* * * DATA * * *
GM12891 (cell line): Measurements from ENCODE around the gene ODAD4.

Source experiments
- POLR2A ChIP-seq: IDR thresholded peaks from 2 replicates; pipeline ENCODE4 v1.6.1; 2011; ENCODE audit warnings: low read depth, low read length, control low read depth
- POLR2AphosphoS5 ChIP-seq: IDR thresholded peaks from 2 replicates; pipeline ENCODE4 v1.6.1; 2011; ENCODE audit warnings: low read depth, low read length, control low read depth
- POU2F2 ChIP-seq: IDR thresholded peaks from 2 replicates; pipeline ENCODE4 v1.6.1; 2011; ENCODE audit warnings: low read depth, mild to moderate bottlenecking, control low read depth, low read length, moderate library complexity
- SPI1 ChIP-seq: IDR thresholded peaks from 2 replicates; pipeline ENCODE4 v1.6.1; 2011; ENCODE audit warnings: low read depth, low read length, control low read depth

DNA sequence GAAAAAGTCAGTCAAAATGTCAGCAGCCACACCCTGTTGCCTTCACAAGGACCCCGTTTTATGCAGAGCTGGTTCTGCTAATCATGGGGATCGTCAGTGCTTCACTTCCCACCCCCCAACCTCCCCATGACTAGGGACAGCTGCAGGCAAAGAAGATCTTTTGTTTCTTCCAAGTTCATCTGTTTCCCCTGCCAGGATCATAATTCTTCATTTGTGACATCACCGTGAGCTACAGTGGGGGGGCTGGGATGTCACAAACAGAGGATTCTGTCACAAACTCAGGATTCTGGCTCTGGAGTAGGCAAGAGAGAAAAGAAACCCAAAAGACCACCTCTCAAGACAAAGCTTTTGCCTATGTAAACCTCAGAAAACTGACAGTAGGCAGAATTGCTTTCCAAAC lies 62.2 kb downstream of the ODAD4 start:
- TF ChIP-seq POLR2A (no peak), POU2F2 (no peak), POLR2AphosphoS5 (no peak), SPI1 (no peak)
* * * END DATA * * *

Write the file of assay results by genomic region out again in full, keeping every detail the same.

GM12891 (cell line): Measurements from ENCODE around the gene ODAD4.

Source experiments
- POLR2A ChIP-seq: IDR thresholded peaks from 2 replicates; pipeline ENCODE4 v1.6.1; 2011; ENCODE audit warnings: low read depth, low read length, control low read depth
- POLR2AphosphoS5 ChIP-seq: IDR thresholded peaks from 2 replicates; pipeline ENCODE4 v1.6.1; 2011; ENCODE audit warnings: low read depth, low read length, control low read depth
- POU2F2 ChIP-seq: IDR thresholded peaks from 2 replicates; pipeline ENCODE4 v1.6.1; 2011; ENCODE audit warnings: low read depth, mild to moderate bottlenecking, control low read depth, low read length, moderate library complexity
- SPI1 ChIP-seq: IDR thresholded peaks from 2 replicates; pipeline ENCODE4 v1.6.1; 2011; ENCODE audit warnings: low read depth, low read length, control low read depth

DNA sequence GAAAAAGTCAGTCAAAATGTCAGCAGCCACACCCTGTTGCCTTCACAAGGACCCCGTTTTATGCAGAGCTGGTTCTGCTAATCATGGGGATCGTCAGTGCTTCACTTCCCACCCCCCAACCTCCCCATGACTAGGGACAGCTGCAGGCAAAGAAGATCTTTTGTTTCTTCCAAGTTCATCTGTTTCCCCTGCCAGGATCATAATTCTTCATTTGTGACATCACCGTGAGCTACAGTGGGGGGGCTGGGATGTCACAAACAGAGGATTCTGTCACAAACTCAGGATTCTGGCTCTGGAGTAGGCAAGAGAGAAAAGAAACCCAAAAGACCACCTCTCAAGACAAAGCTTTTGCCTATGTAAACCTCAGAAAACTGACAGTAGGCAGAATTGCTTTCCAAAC lies 62.2 kb downstream of the ODAD4 start:
- TF ChIP-seq POLR2A (no peak), POU2F2 (no peak), POLR2AphosphoS5 (no peak), SPI1 (no peak)